Grey and black box approaches¶
Instrumentation is the second ingredient that lies at the heart of runtime monitoring. It refers to the extraction of information from executing software, following one of two approaches. In the grey box approach, instrumentation is implemented by weaving instructions that extract information, directly into the program under scrutiny. Alternatively, instrumentation can leverage an existing tracing infrastructure to collect information externally. In this manner, the program we want to observe is treated as a black box. As you might have guessed, the kind of information that we want extracted from programs is the sequence of events, i.e., the execution trace. Besides extracting the trace, the instrumentation reports the events to the analysis that then processes them to reach the monitoring verdicts we introduced previously.
detectEr implements three instrumentation methods: inline, outline, and offline instrumentation.
Inline instrumentation, adopts the weaving approach, and is therefore the more invasive of the three.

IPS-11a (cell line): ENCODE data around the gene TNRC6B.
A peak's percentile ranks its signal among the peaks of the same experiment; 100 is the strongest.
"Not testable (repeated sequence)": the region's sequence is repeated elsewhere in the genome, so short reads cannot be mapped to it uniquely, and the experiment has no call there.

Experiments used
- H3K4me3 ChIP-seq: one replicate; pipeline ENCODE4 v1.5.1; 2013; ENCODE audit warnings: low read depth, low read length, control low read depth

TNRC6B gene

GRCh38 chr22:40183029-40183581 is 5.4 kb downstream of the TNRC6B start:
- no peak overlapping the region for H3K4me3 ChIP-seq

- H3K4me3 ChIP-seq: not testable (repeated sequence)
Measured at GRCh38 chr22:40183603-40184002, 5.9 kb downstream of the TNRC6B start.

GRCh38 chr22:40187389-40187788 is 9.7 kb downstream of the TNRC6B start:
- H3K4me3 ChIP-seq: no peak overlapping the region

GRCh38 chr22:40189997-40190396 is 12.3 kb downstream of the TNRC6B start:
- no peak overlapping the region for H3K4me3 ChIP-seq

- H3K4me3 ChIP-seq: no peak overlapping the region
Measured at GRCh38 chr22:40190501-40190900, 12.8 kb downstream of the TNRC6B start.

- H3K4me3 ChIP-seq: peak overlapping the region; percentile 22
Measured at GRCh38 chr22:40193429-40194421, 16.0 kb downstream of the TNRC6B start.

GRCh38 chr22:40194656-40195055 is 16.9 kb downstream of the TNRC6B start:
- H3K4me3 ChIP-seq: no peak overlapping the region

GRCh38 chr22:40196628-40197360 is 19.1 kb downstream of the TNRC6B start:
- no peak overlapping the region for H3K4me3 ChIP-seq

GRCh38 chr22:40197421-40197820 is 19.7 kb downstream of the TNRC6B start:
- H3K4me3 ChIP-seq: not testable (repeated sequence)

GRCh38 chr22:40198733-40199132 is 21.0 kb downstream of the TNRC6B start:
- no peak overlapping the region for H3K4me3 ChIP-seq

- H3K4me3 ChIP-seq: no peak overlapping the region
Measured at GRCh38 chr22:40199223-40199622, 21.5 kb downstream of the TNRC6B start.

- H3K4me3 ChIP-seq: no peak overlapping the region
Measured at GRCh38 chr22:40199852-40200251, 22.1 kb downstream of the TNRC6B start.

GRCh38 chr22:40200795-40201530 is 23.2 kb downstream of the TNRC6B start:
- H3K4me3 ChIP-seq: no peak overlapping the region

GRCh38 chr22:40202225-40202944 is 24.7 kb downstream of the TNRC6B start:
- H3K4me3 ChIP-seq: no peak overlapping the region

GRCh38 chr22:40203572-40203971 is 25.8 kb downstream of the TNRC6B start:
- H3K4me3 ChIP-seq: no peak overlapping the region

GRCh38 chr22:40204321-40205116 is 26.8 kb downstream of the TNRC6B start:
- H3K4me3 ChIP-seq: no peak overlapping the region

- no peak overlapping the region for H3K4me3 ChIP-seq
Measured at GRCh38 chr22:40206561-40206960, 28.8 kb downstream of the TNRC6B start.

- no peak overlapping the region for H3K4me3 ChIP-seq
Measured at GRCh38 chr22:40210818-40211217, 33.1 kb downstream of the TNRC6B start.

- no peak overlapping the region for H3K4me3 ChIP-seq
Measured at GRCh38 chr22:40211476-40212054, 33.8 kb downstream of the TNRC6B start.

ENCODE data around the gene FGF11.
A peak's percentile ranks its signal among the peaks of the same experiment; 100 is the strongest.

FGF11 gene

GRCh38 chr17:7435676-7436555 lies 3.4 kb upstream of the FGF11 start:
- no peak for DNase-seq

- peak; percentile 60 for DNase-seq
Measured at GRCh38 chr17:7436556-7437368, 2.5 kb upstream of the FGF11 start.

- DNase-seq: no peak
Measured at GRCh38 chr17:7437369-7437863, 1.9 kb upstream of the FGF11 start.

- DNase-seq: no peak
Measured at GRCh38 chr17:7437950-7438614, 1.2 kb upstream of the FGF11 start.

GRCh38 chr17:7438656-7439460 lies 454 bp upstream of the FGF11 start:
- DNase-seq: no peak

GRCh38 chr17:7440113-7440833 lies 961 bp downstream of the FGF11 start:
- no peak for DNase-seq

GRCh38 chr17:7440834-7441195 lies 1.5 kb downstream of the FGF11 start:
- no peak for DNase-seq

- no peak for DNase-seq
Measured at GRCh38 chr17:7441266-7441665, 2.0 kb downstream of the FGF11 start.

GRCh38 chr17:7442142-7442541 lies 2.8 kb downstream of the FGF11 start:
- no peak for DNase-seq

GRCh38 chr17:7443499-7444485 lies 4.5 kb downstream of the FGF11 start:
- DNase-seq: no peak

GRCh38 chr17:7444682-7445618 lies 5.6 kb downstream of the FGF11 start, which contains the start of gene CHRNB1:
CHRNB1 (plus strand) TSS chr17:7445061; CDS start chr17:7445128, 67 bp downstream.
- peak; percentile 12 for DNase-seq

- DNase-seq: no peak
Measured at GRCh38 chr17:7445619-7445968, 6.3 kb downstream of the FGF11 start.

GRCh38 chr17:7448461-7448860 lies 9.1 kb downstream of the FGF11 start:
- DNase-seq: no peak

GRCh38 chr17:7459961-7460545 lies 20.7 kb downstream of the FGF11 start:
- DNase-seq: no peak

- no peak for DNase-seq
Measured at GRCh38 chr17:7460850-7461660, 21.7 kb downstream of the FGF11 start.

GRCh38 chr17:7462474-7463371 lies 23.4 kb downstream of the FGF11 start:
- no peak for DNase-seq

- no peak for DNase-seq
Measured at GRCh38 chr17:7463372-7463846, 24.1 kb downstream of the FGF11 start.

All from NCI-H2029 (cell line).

Outlining makes use of the native tracing infrastructure provided by the EVM, whereas offline instrumentation emulates this tracing set-up via the use of log files that act as a trace storage that can be replayed.
detectEr preserves the separation of concerns that exists between the analysis and instrumentation.
Indeed, the analysers that we generate via the function
hml_eval:compile/2 can be readily used with any of the three instrumentation approaches, unless of course, the targeted function spawning processes differs.
Now we detail how these may be used via three different implementations of our calculator server example, starting with the inline approach.